This isn’t a matter of “checklists replacing security.” I have in the past railed against checklists (including in the book this blog is named after). But after I read “The Checklist Manifesto”, I’ve moderated my views a bit, such as in “Checklists and Information Security.” Here we have an example of exactly what checklists are good for: avoiding common, easy-to-make and easy-to-check mistakes.
When I raised some of these questions on Twitter someone said that the usual interpretation is that the site selects the sample (where they lack confidence). And to an extent, that’s understandable, and I’m working very hard avoid hindsight bias here. But I think it’s not hindsight bias to say that a sample should be a random sample unless there’s a very strong reason to choose otherwise. I think it’s not hindsight bias to note that your financial auditors don’t let you select which transactions are audited.
Someone else pointed out that it’s “first time audits” which is ok, but why, a decade after PCI 1.0, is this still an issue? Shouldn’t the vendor have addressed this by now? Admittedly, may be hard to manage device PINs at scale — if you’re Target with tens of thousands of PIN pads, and your techs need access to the PINs, what do you do to ensure that the tech has access while at the register, but not after they’ve quit? But even given such challenges, shouldn’t the overall payment card security system be forcing a fix to such issues?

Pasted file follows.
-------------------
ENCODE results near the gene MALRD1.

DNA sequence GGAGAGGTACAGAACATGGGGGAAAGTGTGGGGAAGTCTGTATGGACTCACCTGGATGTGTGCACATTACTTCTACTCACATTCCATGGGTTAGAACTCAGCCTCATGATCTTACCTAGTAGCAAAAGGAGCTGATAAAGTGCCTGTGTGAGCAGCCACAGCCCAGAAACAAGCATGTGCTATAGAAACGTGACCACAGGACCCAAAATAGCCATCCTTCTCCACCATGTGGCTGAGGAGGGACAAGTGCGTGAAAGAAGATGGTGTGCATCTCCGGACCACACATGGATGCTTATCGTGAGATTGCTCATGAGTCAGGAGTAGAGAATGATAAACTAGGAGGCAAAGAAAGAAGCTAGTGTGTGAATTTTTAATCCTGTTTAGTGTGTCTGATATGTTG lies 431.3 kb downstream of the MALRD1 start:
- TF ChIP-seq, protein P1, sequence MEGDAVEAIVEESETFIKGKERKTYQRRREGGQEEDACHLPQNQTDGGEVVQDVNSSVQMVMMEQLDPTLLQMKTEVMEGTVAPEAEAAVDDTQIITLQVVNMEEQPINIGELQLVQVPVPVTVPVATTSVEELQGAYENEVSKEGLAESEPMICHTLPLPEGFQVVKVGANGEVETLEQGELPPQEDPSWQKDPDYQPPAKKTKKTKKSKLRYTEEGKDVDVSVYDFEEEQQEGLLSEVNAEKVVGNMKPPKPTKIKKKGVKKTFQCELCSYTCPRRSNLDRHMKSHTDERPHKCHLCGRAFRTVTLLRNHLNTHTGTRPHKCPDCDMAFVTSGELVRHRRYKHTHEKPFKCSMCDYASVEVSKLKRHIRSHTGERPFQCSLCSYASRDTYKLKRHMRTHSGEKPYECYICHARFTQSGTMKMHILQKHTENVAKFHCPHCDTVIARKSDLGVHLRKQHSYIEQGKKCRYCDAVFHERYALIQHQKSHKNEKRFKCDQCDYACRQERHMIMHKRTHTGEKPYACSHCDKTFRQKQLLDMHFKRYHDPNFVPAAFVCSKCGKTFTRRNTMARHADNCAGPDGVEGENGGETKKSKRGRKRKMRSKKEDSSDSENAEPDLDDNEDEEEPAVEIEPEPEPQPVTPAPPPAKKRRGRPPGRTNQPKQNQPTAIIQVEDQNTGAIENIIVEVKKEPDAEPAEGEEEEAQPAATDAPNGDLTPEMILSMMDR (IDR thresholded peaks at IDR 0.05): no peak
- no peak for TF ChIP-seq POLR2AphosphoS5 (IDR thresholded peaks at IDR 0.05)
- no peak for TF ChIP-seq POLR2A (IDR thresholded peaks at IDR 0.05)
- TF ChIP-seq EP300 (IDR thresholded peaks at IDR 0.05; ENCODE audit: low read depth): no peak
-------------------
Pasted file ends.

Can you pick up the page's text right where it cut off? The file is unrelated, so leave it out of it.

All bellyaching and sarcastic commentary aside, if the PCI process isn’t catching this, what does that tell us? Serious question. I have ideas, but I’m really curious as to what readers think. Please keep it professional.
by adam on May 19, 2015
Today, the Open Technology Institute released an open letter to the President of the United States from a broad set of organizations and experts, and I’m pleased to be a signer, and agree wholeheartedly with the text of the letter. (Some press coverage.)
I did want to pile on with an excerpt from chapter 9 of Threat Modeling: Designing for Security: